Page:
I’ve just spent an amazing weekend with my family at the remote South Eastern Victoria coastal town of Paradise Beach. I don’t get there often enough but my arrival always seems timely. A welcome connection with nature and much needed disconnection from first-world problems, it’s a place to shed the inconsequential that zaps my energy and focus.
There’s something confronting about the isolation of Paradise Beach; a forced introspection and sense of ‘aloneness’ set amidst the rugged, natural beauty of the environment. One can’t help but surrender to the sheer vastness, which triggers big existential questions like: What am I truly passionate about? What makes me happy? What do I want my legacy to be?
I’ve been more introspective than usual of late and increasingly intolerant of the self-serving ‘spin’ that is rife in so many aspects of business. Frankly, it’s a gigantic ‘pissing contest’ that doesn’t make sense in a world craving intimacy and authentic connection. Businesses need to get humble, transform and get up-to-speed with ‘new power’ if they want to maintain relevance in this new paradigm. The good news is bounty awaits those who are brave enough to abandon redundant modes in place of interdependent and shared value models.
Hence, transformation is a progressive evolution with pros and cons. What’s crucial in our leadership and governance is that well-meaning self–improvement doesn’t morph into a crusade-like agenda to prove something.It starts by listening and noticing, learning to balance shadow and light in every aspect of our context and relationships, and to not fear the crucible of refinement that exists wherever growth is present.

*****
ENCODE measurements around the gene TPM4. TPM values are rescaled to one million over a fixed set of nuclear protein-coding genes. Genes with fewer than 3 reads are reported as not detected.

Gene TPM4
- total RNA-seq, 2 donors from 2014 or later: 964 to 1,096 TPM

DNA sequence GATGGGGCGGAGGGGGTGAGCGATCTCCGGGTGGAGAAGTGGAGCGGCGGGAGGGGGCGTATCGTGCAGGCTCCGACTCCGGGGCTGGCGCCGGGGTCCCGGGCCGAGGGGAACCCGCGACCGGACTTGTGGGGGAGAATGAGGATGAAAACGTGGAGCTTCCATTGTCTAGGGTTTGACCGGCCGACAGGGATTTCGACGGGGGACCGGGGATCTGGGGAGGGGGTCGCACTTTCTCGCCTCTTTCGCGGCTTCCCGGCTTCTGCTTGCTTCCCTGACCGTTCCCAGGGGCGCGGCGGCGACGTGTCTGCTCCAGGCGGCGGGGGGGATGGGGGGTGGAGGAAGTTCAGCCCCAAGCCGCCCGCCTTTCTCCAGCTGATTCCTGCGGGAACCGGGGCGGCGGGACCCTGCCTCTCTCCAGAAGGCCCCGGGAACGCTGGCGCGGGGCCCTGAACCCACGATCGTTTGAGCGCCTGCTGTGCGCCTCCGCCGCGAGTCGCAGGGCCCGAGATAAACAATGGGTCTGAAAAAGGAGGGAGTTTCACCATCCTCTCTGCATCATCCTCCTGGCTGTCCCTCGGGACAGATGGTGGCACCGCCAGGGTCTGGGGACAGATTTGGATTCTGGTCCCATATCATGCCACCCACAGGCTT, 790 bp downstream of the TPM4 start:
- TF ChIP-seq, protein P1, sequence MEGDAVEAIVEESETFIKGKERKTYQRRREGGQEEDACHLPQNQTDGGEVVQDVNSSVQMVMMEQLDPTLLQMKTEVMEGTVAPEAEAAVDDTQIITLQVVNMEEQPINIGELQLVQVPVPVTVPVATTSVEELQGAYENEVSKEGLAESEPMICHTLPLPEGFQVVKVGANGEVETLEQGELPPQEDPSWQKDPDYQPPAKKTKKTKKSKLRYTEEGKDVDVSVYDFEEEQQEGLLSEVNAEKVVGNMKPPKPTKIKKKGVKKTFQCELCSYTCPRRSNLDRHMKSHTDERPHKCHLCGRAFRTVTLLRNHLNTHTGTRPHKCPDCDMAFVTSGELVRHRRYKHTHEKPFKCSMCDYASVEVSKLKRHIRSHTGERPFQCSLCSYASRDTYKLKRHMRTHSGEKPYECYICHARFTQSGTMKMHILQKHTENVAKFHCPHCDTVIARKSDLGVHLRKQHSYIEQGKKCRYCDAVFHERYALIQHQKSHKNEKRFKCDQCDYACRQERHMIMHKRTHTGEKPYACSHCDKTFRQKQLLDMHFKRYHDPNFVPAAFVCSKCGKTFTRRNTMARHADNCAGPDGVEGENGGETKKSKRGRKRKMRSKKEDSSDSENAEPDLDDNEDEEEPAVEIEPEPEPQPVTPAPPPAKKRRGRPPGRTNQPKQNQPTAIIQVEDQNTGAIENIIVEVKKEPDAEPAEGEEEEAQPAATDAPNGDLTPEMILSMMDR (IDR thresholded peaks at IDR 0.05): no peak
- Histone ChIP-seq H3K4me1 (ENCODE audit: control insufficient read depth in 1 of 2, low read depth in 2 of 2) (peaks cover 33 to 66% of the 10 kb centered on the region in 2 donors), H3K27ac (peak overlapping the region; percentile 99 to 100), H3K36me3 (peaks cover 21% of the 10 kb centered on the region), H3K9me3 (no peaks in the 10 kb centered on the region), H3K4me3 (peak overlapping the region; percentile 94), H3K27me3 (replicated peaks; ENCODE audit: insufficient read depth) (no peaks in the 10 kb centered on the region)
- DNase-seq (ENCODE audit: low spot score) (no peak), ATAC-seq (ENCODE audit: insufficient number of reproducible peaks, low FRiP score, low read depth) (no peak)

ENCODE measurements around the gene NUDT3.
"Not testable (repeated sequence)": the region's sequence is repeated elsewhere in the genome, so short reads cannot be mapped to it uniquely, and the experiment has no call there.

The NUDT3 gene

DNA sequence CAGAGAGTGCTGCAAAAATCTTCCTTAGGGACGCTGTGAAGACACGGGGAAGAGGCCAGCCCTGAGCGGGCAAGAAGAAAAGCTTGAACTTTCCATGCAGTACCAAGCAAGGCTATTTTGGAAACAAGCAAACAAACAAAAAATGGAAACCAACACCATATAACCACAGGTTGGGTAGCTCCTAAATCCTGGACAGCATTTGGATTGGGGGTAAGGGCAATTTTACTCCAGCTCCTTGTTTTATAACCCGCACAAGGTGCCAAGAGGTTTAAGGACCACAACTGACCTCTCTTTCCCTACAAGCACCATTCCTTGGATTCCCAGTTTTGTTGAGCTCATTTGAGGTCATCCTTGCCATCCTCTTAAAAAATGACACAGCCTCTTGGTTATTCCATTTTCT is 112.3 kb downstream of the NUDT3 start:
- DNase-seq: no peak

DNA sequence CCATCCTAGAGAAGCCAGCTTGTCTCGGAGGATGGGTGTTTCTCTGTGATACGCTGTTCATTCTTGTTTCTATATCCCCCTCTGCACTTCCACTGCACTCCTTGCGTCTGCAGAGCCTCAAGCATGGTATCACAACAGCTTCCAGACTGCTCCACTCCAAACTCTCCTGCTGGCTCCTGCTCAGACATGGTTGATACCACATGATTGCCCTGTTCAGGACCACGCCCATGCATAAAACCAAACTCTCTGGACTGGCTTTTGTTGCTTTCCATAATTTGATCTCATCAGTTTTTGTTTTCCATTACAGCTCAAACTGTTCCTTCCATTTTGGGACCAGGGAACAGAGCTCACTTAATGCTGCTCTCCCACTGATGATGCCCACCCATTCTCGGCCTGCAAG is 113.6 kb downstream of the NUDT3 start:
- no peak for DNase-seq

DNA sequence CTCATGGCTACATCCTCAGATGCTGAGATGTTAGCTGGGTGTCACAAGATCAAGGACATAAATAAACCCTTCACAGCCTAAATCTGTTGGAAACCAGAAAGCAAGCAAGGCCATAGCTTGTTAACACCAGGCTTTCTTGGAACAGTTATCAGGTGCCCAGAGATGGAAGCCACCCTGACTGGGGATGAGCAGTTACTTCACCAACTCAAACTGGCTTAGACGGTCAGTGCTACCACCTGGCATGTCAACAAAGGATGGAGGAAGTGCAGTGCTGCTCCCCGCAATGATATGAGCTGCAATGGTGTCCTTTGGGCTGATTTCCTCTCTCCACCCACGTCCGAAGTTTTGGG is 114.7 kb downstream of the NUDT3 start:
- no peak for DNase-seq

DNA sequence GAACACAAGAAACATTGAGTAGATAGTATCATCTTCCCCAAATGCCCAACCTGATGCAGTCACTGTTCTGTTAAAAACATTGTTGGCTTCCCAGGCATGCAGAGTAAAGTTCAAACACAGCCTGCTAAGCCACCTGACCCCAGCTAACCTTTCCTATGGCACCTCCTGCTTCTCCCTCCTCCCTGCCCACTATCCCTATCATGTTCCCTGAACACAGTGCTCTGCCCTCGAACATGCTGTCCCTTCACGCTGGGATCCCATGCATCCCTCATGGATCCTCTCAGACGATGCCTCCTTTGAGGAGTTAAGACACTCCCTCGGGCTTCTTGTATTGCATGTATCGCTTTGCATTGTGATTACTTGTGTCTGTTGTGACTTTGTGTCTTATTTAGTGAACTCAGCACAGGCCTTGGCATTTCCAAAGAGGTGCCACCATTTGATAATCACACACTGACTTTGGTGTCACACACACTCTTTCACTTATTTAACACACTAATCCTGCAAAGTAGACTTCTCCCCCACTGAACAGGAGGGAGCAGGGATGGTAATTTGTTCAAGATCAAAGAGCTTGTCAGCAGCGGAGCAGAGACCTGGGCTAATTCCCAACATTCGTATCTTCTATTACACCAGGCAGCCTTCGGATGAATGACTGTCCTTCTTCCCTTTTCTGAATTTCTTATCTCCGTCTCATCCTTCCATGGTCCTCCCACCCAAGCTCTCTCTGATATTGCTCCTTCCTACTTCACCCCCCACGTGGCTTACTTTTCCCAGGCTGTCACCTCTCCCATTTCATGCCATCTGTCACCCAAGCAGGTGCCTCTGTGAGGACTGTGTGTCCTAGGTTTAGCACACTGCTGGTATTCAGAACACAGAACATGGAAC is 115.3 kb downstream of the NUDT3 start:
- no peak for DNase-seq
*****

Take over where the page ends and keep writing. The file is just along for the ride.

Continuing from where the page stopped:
What’s crucial in our leadership and governance is that well-meaning self–improvement doesn’t morph into a crusade-like agenda to prove something.
Brands will be tested and more than ever and they need to maintain a firm grip on identity. Without a clear understanding of ‘who’ they are and ‘why’ they exist communication is void of the vital relational essence that enables consumers to identify, trust, and bond. It’s much bigger than disruption as a context in itself. What I really want to hone-in on is peoples’ reaction to external forces and getting comfortable with ‘getting real’.
In work, life and love – who are we when the walls of the heart, mind and soul are laid bare?
People are the life-force of brands and brands need to be more human to succeed and thrive. When corporate agenda and values are misaligned the risk of a brand being out-of-sync with its market increases. Not unlike my experience in Paradise, there comes a point of reckoning when a brand is confronted with a force greater than itself and in that crucial moment, we can either choose to maintain a safe trajectory, striving to control environment, or dig-deep and own values of authenticity, diversity and social inclusion – the foundation of healthy and reciprocal, life-giving relationships.
Sounds easy enough, right? Whether institutions are agile enough to embrace the complexity and diversity born of this age is a moot point. Companies of all shapes and sizes are being challenged to ‘get real’ and there is no set formula for success. However, there are new rules of engagement. Something truly extraordinary happens when a brand ‘gets naked’ and transparent with customers and stakeholders. The ‘true test’ is open dialogue and the elimination of hierarchies.